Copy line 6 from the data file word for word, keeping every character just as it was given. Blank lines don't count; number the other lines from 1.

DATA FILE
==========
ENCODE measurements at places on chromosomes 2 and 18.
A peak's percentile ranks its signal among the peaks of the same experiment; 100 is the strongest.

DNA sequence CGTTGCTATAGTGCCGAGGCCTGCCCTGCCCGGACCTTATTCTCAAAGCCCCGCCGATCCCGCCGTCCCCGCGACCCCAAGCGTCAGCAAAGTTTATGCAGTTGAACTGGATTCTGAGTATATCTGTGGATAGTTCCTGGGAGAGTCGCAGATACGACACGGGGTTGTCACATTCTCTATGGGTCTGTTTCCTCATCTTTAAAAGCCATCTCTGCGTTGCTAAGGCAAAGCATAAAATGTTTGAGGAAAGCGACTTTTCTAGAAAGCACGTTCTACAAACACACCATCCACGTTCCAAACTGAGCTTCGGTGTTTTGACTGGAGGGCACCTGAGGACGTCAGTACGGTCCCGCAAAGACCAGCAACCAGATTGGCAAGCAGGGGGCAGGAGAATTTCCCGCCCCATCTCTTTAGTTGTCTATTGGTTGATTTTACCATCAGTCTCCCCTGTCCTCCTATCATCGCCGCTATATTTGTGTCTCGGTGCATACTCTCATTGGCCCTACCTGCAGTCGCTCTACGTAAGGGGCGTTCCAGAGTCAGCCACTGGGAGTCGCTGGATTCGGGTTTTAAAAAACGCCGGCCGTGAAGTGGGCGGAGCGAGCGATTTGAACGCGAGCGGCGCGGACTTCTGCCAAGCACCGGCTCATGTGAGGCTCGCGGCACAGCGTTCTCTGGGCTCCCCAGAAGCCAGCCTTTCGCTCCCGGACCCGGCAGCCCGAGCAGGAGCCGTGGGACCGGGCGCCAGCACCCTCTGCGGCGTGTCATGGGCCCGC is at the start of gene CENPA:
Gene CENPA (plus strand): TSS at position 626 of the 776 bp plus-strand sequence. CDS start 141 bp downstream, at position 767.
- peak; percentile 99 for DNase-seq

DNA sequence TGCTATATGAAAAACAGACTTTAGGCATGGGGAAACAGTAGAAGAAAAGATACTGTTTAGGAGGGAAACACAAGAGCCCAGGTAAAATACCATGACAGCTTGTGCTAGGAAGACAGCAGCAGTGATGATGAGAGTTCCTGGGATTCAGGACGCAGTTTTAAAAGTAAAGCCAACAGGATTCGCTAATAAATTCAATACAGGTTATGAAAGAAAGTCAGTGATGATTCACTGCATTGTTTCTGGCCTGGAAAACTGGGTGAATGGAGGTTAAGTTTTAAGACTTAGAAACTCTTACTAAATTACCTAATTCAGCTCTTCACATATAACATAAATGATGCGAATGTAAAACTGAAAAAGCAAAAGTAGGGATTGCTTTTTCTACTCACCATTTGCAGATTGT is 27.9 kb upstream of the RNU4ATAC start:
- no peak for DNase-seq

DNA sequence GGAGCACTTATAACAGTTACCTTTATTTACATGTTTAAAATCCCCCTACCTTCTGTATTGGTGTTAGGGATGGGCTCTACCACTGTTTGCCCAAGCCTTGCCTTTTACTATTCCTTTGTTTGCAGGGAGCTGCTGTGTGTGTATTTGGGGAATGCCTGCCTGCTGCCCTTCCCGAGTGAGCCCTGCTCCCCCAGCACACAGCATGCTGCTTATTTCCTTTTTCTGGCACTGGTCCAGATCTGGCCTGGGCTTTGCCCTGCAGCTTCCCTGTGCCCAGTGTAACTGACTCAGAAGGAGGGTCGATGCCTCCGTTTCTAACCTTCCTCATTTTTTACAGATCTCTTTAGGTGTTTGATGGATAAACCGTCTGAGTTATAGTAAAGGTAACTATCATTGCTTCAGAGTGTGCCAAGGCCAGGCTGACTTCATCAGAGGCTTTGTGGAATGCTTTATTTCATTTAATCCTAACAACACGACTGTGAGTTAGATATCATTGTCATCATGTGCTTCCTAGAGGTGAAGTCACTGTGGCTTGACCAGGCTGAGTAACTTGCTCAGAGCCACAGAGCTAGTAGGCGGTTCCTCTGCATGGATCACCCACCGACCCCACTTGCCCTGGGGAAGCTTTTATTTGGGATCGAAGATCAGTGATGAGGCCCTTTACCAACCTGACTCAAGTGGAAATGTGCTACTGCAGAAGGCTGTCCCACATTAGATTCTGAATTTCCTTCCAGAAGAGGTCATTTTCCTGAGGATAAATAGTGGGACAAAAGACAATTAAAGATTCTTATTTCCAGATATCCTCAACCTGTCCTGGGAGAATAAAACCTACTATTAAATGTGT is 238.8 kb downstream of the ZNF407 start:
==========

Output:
DNA sequence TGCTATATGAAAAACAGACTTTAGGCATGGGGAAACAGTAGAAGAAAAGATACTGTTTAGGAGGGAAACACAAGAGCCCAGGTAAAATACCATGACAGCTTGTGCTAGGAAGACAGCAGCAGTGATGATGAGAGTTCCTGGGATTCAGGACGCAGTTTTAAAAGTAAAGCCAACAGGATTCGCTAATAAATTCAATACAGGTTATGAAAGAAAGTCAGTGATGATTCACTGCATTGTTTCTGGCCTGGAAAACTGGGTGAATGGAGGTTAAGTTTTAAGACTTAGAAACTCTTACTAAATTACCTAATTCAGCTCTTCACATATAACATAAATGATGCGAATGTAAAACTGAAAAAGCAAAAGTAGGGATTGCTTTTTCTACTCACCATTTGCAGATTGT is 27.9 kb upstream of the RNU4ATAC start: